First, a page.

Combining PARP-1 inhibition and radiation in Ewing sarcoma results in lethal DNA damage.
Ewing sarcomas (ES) harbor a chromosomal translocation that fuses the EWS gene to an ETS transcription factor, most commonly Friend leukemia integration 1 (FLI1). The EWS-FLI1 fusion protein acts in a positive feedback loop to maintain the expression of PARP-1, which is involved in repair of DNA damage. Here, we examine the effects of PARP-1 inhibition and radiation therapy on Ewing sarcomas. In proliferation assays, the Ewing sarcoma cell lines RD-ES and SK-N-MC were much more sensitive than non-Ewing sarcoma cell lines to the PARP-1 inhibitor olaparib (Ola; IC50 0.5-1 μmol/L vs. >5 μmol/L) and to radiation (IC50 2-4 Gy vs. >6 Gy). PARP-1 inhibition with short hairpin RNA (shRNA) or Ola sensitized Ewing sarcoma cells, but not non-Ewing sarcoma cells, to radiation therapy in both proliferation and colony formation assays. Using the Comet assay, radiation of Ewing sarcoma cells with Ola, compared to without Ola, resulted in more DNA damage at 1 hour (mean tail moment 36-54 vs. 26-28) and sustained DNA damage at 24 hours (24-29 vs. 6-8). This DNA damage led to a 2.9- to 4.0-fold increase in apoptosis and a 1.6- to 2.4-fold increase in cell death. The effect of PARP-1 inhibition and radiation therapy on Ewing sarcoma cells was lost when EWS-FLI1 was silenced by shRNA. A small dose of radiation therapy (4 Gy), when combined with PARP-1 inhibition, stopped the growth of SK-N-MC flank tumors xenografts. In conclusion, PARP-1 inhibition in Ewing sarcomas amplifies the level and duration of DNA damage caused by radiation therapy, leading to synergistic increases in apoptosis and cell death in a EWS-FLI1-dependent manner.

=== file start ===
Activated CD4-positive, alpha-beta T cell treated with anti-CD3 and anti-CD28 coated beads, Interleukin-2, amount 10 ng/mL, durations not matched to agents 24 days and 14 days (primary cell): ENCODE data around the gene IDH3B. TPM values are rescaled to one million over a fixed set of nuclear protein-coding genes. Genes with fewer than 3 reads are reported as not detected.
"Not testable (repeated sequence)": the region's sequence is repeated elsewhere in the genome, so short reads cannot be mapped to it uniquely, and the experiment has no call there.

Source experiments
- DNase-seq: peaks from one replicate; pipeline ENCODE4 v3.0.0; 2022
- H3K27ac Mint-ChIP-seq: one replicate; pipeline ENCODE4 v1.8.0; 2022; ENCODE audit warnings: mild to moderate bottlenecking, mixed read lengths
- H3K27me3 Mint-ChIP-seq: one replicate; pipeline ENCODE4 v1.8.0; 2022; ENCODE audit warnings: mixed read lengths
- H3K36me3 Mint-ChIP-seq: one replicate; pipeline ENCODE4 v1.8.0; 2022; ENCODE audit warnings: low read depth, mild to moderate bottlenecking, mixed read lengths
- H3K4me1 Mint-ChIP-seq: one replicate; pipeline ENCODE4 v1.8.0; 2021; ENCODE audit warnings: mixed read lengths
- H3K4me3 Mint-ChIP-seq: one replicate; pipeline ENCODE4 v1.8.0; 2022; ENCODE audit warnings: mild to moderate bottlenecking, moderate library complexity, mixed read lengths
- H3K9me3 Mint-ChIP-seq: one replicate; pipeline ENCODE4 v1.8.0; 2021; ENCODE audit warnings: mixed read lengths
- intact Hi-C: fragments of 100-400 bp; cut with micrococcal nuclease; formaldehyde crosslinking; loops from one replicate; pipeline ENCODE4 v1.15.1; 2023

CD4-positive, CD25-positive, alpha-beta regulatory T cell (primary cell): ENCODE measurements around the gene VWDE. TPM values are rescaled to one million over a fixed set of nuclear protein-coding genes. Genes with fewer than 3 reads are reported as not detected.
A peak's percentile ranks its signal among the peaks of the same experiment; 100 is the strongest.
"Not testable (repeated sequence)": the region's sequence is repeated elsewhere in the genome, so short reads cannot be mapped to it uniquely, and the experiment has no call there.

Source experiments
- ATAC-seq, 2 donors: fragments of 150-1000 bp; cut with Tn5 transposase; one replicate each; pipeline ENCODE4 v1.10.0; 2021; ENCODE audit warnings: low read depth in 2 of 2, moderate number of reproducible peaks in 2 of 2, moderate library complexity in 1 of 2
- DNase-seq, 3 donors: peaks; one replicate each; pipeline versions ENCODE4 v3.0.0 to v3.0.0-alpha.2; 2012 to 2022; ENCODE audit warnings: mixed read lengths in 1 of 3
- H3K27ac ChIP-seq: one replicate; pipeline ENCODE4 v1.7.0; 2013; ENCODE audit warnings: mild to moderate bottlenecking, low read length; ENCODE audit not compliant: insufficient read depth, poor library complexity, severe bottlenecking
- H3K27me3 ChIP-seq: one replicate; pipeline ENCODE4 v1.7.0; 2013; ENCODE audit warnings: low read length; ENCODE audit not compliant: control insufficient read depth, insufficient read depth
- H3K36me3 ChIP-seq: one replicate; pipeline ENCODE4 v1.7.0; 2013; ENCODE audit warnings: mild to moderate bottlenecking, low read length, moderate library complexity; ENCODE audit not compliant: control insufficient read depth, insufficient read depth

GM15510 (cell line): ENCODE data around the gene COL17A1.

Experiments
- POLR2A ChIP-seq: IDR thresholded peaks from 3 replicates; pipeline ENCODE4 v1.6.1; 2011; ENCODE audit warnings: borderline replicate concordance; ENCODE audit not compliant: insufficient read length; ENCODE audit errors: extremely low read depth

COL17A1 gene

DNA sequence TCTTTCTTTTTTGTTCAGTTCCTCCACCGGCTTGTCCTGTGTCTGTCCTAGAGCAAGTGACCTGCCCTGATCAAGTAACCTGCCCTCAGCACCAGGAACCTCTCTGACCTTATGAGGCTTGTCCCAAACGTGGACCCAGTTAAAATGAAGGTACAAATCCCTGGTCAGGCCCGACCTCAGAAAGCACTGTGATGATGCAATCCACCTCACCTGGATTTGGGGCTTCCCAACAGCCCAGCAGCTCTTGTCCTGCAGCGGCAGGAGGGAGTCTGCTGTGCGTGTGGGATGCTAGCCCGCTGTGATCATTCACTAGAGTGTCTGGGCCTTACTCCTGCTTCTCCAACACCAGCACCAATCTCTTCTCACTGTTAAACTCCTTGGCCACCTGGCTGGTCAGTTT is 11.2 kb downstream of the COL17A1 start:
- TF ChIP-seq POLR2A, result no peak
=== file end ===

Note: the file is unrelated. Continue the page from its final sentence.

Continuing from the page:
Lee, H-J; Yoon, C; Schmidt, B; Park, DJ; Zhang, AY; Erkizan, HV; Toretsky, JA; Kirsch, DG; Yoon, SS
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